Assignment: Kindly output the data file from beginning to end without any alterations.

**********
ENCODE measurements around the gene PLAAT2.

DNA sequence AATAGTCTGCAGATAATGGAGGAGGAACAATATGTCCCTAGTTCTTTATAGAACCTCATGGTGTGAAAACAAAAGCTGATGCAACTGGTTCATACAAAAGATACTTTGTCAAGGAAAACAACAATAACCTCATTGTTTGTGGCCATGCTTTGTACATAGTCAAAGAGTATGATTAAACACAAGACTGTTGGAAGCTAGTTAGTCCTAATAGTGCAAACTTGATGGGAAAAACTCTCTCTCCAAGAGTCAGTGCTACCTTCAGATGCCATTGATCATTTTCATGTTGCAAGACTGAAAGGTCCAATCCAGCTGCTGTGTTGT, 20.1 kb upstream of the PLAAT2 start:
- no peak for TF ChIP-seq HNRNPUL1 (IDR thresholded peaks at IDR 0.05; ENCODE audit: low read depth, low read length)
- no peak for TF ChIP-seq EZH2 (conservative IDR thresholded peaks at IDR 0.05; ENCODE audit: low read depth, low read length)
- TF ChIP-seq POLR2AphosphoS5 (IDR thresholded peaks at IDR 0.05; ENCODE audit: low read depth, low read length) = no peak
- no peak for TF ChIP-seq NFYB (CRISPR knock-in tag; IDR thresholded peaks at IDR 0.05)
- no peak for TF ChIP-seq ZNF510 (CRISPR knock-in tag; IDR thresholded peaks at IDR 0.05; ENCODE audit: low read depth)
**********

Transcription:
ENCODE measurements around the gene PLAAT2.

DNA sequence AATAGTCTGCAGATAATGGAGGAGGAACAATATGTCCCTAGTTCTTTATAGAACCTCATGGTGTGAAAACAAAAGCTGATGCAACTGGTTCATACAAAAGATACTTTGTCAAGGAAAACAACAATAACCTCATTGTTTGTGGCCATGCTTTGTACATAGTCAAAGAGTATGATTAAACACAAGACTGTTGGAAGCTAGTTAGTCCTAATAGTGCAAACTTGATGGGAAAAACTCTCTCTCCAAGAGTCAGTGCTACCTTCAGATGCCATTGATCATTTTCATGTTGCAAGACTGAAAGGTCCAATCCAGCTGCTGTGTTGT, 20.1 kb upstream of the PLAAT2 start:
- no peak for TF ChIP-seq HNRNPUL1 (IDR thresholded peaks at IDR 0.05; ENCODE audit: low read depth, low read length)
- no peak for TF ChIP-seq EZH2 (conservative IDR thresholded peaks at IDR 0.05; ENCODE audit: low read depth, low read length)
- TF ChIP-seq POLR2AphosphoS5 (IDR thresholded peaks at IDR 0.05; ENCODE audit: low read depth, low read length) = no peak
- no peak for TF ChIP-seq NFYB (CRISPR knock-in tag; IDR thresholded peaks at IDR 0.05)
- no peak for TF ChIP-seq ZNF510 (CRISPR knock-in tag; IDR thresholded peaks at IDR 0.05; ENCODE audit: low read depth)